In October 1992, a team of police from state and federal agencies raided the ranch of 61-year-old Malibu millionaire Donald Scott. The raid was led by the Los Angeles County Sheriff's Department, even though Scott actually lived in Ventura County. The police in that county weren't notified of the raid. Scott's new wife first encountered the police in the kitchen. Hearing her scream, Scott armed himself, and went to meet the intruders. He was shot dead in his home. Scott was suspected of growing marijuana. Friends and relatives would later say that while Scott was a hard drinker, he wasn't a drug user, and in fact deplored the use of illicit drugs. The raid turned up no marijuana plants, nor any evidence of marijuana growth. A subsequent investigation by Ventura County District Attorney Michael Bradbury was highly critical of the investigation, raid, and motives of the police agencies involved. Bradbury found ample evidence that the police agencies -- particularly the L.A. County sheriff's office -- were eyeing Scott's $5 million ranch for asset forfeiture, and had been told by the DEA that it could initiate forfeiture proceedings if authorities found as few as 14 marijuana plants. The report found that the warrant affidavits included false information, misleading information, and omitted information that would have indicated to a judge that Scott wasn't engaged in any illegal activity. In 2000, Francis Plante -- Scott's widow -- settled with the various agencies involved in her husband's death for $5 million. No police officers were ever disciplined for Scott's death.
Sources: Michael Fessier Jr., "Trail's End; Deep in a Wild Canyon West of Malibu, a Controversial Law Brought Together a Zealous Sheriff 's Deputy and an Eccentric Recluse. A Few Seconds Later, Donald Scott Was Dead," Los Angeles Times Magazine, August 1, 1993; Michael Bradbury, "Report on the Death of Donald Scott by Ventura County District Attorney Michael Bradbury," March 30, 1993.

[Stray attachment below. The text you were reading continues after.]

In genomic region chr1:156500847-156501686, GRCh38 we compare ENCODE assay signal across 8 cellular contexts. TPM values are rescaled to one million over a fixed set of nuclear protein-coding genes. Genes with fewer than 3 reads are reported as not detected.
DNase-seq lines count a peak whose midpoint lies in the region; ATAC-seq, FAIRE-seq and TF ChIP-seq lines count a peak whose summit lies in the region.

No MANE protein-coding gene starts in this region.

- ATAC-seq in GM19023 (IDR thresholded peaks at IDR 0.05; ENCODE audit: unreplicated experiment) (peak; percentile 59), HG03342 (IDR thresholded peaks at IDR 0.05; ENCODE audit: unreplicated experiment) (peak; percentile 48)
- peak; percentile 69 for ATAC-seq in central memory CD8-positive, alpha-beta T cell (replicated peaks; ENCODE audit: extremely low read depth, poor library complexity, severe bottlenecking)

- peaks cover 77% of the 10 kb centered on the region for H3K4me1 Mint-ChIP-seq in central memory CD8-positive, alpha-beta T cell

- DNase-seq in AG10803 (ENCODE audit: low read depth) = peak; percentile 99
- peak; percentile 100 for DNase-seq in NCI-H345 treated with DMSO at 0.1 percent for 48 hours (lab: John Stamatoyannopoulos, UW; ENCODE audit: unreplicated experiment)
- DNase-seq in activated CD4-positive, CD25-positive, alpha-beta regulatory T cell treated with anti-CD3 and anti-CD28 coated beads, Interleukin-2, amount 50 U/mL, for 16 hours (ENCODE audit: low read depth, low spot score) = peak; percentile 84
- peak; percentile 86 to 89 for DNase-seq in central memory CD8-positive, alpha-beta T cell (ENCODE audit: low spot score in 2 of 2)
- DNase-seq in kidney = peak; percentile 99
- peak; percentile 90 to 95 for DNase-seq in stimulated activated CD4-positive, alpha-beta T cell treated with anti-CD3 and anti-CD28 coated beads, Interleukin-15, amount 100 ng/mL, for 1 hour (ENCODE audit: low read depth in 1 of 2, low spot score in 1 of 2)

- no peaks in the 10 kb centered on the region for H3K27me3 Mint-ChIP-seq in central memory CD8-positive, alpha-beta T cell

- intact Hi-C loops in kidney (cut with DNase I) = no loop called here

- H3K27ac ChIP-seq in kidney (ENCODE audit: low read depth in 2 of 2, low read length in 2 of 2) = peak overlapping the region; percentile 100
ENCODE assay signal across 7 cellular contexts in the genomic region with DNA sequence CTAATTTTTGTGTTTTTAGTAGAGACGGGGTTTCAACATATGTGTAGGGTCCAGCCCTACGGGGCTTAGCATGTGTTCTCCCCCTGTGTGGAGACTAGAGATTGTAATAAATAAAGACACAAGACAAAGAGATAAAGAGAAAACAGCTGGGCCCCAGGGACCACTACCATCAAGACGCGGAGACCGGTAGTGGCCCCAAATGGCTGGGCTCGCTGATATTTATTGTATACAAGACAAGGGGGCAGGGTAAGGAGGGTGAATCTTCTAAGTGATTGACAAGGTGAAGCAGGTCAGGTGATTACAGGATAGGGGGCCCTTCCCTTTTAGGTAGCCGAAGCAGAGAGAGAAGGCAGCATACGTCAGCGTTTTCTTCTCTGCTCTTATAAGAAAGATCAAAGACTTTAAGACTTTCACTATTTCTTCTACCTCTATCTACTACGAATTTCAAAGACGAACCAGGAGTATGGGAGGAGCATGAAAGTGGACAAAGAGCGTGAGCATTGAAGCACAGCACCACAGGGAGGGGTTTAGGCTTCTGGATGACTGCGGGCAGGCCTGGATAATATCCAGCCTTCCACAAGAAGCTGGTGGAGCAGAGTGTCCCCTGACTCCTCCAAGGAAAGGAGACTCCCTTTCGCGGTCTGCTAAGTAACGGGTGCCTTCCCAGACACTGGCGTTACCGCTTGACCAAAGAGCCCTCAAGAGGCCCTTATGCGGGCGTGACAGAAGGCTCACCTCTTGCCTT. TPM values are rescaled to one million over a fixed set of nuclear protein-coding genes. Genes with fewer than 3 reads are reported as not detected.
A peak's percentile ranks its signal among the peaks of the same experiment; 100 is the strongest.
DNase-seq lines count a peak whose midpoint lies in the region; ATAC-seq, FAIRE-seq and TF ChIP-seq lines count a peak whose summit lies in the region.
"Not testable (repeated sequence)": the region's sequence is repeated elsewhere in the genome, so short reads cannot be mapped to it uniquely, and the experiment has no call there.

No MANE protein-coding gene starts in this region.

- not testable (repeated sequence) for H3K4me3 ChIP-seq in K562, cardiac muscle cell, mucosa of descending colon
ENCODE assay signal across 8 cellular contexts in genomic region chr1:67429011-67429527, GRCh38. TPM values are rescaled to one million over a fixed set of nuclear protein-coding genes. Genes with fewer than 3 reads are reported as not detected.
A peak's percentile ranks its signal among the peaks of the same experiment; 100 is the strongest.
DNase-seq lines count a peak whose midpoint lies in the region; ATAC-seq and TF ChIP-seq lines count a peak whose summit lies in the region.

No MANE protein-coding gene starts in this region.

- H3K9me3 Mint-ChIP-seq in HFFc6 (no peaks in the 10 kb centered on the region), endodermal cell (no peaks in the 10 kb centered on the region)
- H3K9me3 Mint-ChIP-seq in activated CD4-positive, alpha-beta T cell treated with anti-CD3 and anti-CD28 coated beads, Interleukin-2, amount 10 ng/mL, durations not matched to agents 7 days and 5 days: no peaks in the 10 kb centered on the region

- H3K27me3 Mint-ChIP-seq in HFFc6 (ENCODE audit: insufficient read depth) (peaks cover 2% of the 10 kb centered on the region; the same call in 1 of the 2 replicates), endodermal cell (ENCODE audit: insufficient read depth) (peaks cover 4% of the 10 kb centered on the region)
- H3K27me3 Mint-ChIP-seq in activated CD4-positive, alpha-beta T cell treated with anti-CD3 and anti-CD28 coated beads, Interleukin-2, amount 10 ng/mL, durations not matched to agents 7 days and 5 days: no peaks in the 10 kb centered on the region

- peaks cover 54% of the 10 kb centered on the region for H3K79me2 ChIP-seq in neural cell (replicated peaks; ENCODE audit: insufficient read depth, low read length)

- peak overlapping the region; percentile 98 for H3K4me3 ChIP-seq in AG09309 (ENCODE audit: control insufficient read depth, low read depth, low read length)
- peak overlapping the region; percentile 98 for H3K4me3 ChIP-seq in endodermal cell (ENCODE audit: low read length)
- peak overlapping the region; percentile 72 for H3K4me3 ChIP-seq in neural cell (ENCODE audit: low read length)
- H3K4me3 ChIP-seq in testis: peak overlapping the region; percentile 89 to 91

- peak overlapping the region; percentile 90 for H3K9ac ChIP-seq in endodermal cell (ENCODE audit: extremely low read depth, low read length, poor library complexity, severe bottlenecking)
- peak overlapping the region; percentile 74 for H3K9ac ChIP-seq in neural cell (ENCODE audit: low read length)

Esequiel Hernandez, 18, was herding goats near his home in Redford, Texas, when he was killed by a team of U.S. Marines in 1997. Dressed in camouflage, the Marines were deployed near the border town as part of a federal program aimed at stopping the flow of illegal drugs into the United States from Mexico. Hernandez carried a rifle to scare off predatory animals. When he heard noises from the hiding Marines, he fired in their direction. One Marine fired back, striking Hernandez in the chest. The U.S. government later paid the Hernandez family a $1.9 million settlement. None of the Marines was criminally charged.
Sources: "Oversight Investigation of the Death of Esequiel Hernandez, Jr.: A Report of Chairman Lamar Smith to the Subcommittee on Immigration & Claims of the Committee on the Judiciary," House of Representatives, 150th congress. United States Government Printing, January 1998; Monte Paulsen, "Fatal Error: The Pentagon's War on Drugs Takes a Toll on the Innocent," Austin Chronicle, July 11, 2008.
In December 2008, an undercover narcotics cop in Lima, Ohio, had bought cocaine from 31-year-old Anthony Terry. They could have arrested Terry then, but they didn't. They also could have arrested him two days before a raid on his home during a traffic stop when they found cocaine in the car. At the time he was pulled over, the police had been watching the home of Terry's girlfriend, 26-year-old Tarika Wilson. Instead, on Jan. 4, 2009, the Lima SWAT team staged a pre-dawn raid on Wilson's home. Terry, on the first floor at the time, surrendered immediately. As Sgt. Joseph Chavalia ascended the steps to the second floor, he saw signs of movement in a bedroom. He ordered whomever was inside to drop to the floor. At about the same time, downstairs in the kitchen, one of Chavalia's fellow officers fired a few rounds at Terry's dogs. Chavalia mistook those shots for hostile fire and opened fire on the upstairs room. Two bullets from Chavalia's gun struck Wilson in the neck, while she was on her knees, with one hand in the air. Her other hand was holding her 1-year-old son, Sincere. Wilson died. Sincere was shot in the shoulder, and had a finger amputated. Chavalia was charged with negligent homicide and negligent assault. A jury acquitted him on both charges. At the trial, a use-of-force expert and former Los Angeles Police Department SWAT member said that if anything, Chavalia should have fired at the unarmed woman sooner. Despite the prosecutor's decision to charge Chavalia, an internal Lima PD investigation found that he had followed department use-of-force protocol. After his acquittal, Chavalia was returned to the force. Lima Police Chief Greg Garlock said he had no plans to change the way the police department used its SWAT team. In January 2010, the city of Lima settled with Wilson's estate for $2.5 million. The money was put in a trust for Sincere and her other children.